the most misrepresented and even silenced in popular discourse. The primordial stance contributes to the social divisions found across the eastern Mediterranean. The chronological era includes two political periods: the Mamluk and the imperial rule of the Ottoman Empire. The avoidance of this archaeological record is tied to erasing the Palestinian past. The several centuries before the twentieth century are categorized archaeologically as the Late Islamic period. .g. The constructed void in the historical narrative allows the social and historical forces that influenced. Furthermore. the recent past is the least understood archaeologically. . When transformations in history were located. are assumed to have been locked into stasis. the archaeological picture went blank. for a land which has been overturned in nearly every corner with the archaeologist’s spade. a colonialist endeavor in archaeology which Trigger (1984:360–363) describes as an attempt to
. was meant to locate glorious pasts for newly emergent nationalities (see Silberman 1989). Yet its artifacts and strata have been avoided. That negation encourages understandings of identity as fixed and changeless. is disturbed during the search for a distant. This past. or even bulldozed away. particularly of the Bronze and Iron Ages.’ The discontinuity leaves out the recent past.6.. deeper past. ’with the processes of change and transformations presented from the beginning of humans to the rise of civilizations to the doorstep of the present ‘.. and particularly the people of Palestine in the centuries leading to the advent of the present. the end of Christian rule) to the advent of the twentieth century (with political control of the land. leading commentators or Israeli archaeology to label it nationalist (e. Trigger. The peoples of the empire. for example. then with the State of Israel). the supposed timeless division and rivalry between Jews and Arabs.e. this has been a harmful and misguided conceptualization. or even created. . As Silberman (1989:233) phrased it: ‘Just as the story was beginning to get interesting . the ethnic and national identities of peoples in the region to be ignored. . The Late Islamic period stretches from the end of the Crusader era (i.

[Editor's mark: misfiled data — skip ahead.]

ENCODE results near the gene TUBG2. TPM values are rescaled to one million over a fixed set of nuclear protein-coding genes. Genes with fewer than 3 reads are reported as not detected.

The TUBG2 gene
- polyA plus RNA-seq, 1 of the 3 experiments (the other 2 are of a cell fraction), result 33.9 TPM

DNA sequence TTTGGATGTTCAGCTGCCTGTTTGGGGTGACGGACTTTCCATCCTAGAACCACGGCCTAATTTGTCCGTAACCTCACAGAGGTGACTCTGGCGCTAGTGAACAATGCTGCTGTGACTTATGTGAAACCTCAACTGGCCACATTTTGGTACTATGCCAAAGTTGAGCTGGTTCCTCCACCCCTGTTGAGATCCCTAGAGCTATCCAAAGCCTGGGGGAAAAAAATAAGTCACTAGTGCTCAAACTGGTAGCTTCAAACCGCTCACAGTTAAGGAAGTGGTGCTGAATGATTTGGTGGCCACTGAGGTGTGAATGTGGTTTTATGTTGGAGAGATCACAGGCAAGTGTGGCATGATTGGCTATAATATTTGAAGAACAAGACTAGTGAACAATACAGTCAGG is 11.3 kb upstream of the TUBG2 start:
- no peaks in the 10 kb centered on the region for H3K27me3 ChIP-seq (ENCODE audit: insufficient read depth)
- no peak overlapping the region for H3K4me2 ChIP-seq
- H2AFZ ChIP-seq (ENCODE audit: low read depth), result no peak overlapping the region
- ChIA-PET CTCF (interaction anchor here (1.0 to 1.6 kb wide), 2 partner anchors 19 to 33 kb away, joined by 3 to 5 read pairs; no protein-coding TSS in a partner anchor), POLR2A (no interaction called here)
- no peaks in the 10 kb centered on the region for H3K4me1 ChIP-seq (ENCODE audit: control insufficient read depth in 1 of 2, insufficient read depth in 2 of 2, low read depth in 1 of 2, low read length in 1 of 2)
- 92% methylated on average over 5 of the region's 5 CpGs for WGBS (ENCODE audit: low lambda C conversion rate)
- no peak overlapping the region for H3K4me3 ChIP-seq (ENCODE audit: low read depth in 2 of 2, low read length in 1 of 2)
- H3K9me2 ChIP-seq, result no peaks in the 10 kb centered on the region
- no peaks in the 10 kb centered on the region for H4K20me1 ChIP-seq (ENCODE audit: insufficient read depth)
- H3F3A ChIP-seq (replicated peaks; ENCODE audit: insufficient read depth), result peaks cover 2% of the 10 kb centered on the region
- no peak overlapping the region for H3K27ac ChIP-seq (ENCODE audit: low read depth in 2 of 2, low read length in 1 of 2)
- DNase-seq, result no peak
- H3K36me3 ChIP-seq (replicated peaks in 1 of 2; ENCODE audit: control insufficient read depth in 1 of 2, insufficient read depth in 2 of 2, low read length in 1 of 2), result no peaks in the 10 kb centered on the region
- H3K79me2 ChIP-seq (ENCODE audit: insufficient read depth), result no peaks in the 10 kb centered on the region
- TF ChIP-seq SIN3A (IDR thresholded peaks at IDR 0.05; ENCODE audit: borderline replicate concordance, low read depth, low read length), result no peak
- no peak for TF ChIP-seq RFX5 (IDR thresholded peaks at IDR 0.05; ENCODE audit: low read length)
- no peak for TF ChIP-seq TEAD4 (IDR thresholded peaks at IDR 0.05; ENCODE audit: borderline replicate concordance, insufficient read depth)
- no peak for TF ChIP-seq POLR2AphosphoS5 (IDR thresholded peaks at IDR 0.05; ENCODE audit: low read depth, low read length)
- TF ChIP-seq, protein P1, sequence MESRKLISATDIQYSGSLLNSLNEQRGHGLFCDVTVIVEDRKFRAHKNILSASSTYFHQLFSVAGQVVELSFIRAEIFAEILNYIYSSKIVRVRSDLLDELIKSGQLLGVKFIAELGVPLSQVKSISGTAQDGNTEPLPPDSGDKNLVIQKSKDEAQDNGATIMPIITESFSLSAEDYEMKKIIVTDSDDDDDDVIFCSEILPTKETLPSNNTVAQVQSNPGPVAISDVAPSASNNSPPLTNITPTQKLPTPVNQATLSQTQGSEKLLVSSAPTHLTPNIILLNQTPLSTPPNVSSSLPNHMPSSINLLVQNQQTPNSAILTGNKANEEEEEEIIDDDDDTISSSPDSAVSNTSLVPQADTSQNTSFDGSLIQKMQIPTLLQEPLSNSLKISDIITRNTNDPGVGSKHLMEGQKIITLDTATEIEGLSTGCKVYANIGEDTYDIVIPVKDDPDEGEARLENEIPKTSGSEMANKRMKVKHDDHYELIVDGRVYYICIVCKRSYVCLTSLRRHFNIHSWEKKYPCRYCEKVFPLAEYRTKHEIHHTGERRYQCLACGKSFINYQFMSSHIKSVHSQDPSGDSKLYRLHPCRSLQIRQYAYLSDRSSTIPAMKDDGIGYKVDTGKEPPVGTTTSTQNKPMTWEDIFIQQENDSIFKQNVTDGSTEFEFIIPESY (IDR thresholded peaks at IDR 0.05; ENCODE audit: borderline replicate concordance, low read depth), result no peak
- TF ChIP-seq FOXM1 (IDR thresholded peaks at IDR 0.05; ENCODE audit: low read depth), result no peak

During the First World War. Ma’oz 1975. in the early part of the nineteenth century in Jerusalem). Kimmerling and Migdal 1993. Historians are mining Ottoman archives for insights into the political. fell to the army of Sultan Selim in 1516.g. and social changes in Palestine over the sixteenth through early twentieth centuries as well as to understand the emergence of Palestinian peoplehood (e. archaeologists present the dynamics of change and transformation. This understanding has only recently started to change. . ordered the construction of the walls around Jerusalem (the present-day fortifications around the Old City). In the vast sweep of prehistoric to Biblical to the Classic Eras. ignored. Ze’evi 1996. not to support Istanbul but to throw off foreign occupiers of their land. the British conquered Jerusalem and claimed Palestine under a League of Nations Mandate. Cohen 1973. Ruled by the Mamluk Empire. Palestine along with Greater Syria. Yazbak 1998). Zahir al-Umar in the eighteenth century) controlled northern Palestine in rebellion against the Sultan only to be crushed by the imperial army under Napoleon. Kushner 1986. The details of these events and transformations are slowly coming forward as a new generation of scholars explores the Ottoman past. Divine 1994. Aspects of the political dynamics between Istanbul and Palestine. rebellions arose in the cities (for example.140
demonstrate that peoples were ‘static. insights into social and economic life for the peoples of Jerusalem. and other cities of the region. Singer 1994. Cohen 1989. decay. The Ottoman Empire’s rule over Palestine is not a simple tale of conquest. His successor. Suleiyman the Magnificent. but the end of four hundred years of Ottoman rule did not mean that the structures and influences of that empire suddenly dissolved. the Russians in the last quarter of the nineteenth century) only to be thwarted. economic. Doumani 1995. Kark 1990. But for the centuries of Ottoman rule are seen as an exception. and into the decisions made by the elite of the region are being brought to light. either as desolate or passively engulfed by Western triumph. the Ottoman period for Palestine (1516–1917) is thus a contested era. and the local inhabitants rose against Egyptian occupation in the 1830s. Nablus. or misrepresented.
. local potentiates (Fakhr-al-Din in the seventeenth century. Europeans attacked the coast of Palestine (the French. Over the Ottoman centuries. Gilbar 1980. The connection to the dynamics of modernity as ignored. and loss to European control. and lacked the initiative to develop on their own. ..’ Avoided.